Picture a sparsely decorated set, painted gray by virtue of slanting light. Beyond, an Interrotron--a device that effectively acts as both camera and teleprompter--creating intimacy between subject, speaker, and viewer.
This is the main set for the new documentary film "(DIS)Honesty: The Truth About Lies", which premiered in New York City Friday at the artsy IFC theater. Over the course of two years, Academy Award-winning filmmaker Yael Melamede, together with producer and behavioral economist Dan Ariely, set out for a deep, critical, and--dare I say it--honest look at how the lives of ordinary people are forever altered by the seemingly innocuous lie.
You might recognize some of the film's prominent subjects: There's Ryan Holiday, who--in an effort to expose what he views as the decline of journalistic integrity--habitually lied as a source through HARO (Help A Reporter Out), to several high-profile news outlets. Then there's Garrett Bauer and Matthew Kluger, insider traders who were both arrested and sentenced to prison. Don't forget Kelley Williams Bolar, a single mother living in Akron, Ohio, who was convicted for lying about her address so that her two young daughters could have access to a better education in a neighboring school district.
In 90 minutes, and with the goal of examining dishonesty generally, as opposed to any one victim or culprit, Melamede weaves together the stories and consequences of eight, remarkable, and socially shamed individuals.
"I wanted to do seven," she told Inc. by phone. "Odd numbers are better, because odd numbers set up a rhythm of some kind. I come from an architecture background, and the same thing [applies]." But Melamede was unwilling to sacrifice any of the stories she'd worked to tell.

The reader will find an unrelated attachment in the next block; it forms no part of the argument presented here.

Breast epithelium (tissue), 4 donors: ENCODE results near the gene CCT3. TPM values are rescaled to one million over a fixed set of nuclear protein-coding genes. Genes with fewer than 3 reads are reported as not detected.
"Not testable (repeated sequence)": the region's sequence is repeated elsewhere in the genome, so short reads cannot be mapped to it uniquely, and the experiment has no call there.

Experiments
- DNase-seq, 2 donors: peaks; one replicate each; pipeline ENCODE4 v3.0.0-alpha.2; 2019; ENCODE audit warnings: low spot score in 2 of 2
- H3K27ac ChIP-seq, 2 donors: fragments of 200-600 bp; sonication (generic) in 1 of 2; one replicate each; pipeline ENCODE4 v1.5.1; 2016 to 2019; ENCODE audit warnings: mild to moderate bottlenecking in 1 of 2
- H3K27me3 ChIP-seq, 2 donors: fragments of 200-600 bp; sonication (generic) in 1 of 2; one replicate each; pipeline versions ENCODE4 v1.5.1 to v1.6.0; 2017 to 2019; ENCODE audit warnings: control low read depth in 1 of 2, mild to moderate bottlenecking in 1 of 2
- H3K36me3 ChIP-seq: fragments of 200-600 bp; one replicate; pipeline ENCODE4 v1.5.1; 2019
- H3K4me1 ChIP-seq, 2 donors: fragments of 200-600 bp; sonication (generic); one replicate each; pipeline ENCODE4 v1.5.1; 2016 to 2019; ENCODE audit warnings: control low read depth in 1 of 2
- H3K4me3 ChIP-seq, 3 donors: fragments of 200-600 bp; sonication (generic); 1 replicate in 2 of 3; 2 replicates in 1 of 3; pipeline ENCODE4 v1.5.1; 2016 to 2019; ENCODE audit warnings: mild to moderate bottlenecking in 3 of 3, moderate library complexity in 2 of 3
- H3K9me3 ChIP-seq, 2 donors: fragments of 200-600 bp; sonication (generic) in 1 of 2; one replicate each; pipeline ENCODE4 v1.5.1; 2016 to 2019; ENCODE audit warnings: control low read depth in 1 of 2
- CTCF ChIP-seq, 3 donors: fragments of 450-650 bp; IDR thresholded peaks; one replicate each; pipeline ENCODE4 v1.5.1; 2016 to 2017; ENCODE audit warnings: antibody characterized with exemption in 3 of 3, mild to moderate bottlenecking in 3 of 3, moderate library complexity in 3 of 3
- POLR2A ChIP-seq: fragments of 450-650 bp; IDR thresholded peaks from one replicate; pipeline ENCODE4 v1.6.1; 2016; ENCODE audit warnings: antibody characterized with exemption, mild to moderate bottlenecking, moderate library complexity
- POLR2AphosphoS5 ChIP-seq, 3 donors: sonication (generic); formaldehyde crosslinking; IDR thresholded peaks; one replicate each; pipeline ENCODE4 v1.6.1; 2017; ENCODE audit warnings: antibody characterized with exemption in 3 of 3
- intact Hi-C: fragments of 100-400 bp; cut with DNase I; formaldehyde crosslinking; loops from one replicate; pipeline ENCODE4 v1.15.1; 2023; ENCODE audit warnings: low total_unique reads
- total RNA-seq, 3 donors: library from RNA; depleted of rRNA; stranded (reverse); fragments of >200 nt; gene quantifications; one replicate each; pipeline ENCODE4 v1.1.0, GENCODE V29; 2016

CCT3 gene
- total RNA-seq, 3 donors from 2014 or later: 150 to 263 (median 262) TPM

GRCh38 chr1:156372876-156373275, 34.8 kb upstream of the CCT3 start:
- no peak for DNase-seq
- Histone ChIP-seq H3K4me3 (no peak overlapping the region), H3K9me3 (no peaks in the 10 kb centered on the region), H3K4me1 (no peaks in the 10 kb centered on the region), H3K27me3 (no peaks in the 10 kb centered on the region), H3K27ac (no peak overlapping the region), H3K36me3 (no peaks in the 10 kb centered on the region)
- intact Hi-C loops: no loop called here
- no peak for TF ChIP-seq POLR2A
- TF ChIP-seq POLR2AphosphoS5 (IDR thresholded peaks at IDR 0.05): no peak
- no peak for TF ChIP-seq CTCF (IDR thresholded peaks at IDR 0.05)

The film is well-crafted, to be sure, but it's the emotions that really counted for Melamede. "We really started just wanting to hear people's stories," she says. "Stories of transgressions were probably going to be pretty interesting."
Understandably, it was difficult to get individuals to commit to the project at first. But once they arrived on set, Melamede was shocked by their overall willingness to open up. "They wanted to help people by sharing their experiences, by using their own voice versus having their story told for them by the media. It made them feel respected again," she says.
Significantly, according to Melamede, this is not simply a moral quandary: The implications of dishonesty in the workplace--from a business owner's perspective, as well as from those of your employees--are great. In fact, Melamede and Ariely hope to use footage from their film to influence companies nationwide to adopt or improve their own ethics training programs. At the very least, they want to raise questions around ethics.
"Entrepreneurs in particular, you're at the whim of so many forces around you...you have a lot of conflicts of interests, because you're trying to sell something all the time and raise money, and it's very hard to keep track of what's absolutely reasonable or not, because you're being pulled in so many directions," says Melamede.
One very concrete way in which dishonesty costs a business is good ol' shrinkage.
"The amount that businesses lose due to employee theft is actually staggering, and oftentimes it's done because people feel like they're wronged in other areas," says Melamede. To wit, employee theft and fraud can cost companies as much as $50 billion annually, according to recent estimates, with retail losing out on $42 billion in 2014 alone.
"Expense reports, or office supplies, or things that seem really small actually have a really big impact," she says. "They also speak to something else that's not quite right."
In looking at the complexity of dishonest words and actions, the film also looks at what happens when you lie for someone else's benefit, as opposed to your own. The consequences are different (and often largely positive), according to Ariely, who recently authored: "The Honest Truth About Dishonesty: How We Lie To Everyone--Especially Ourselves."
If effective, "(Dis)Honesty" will force you to question your own ethics, and to what extent your company culture is even willing to discuss it. If Melamede is right, it's in the very asking of why we lie--and identifying where you stand--that you can begin to understand what it means to be human.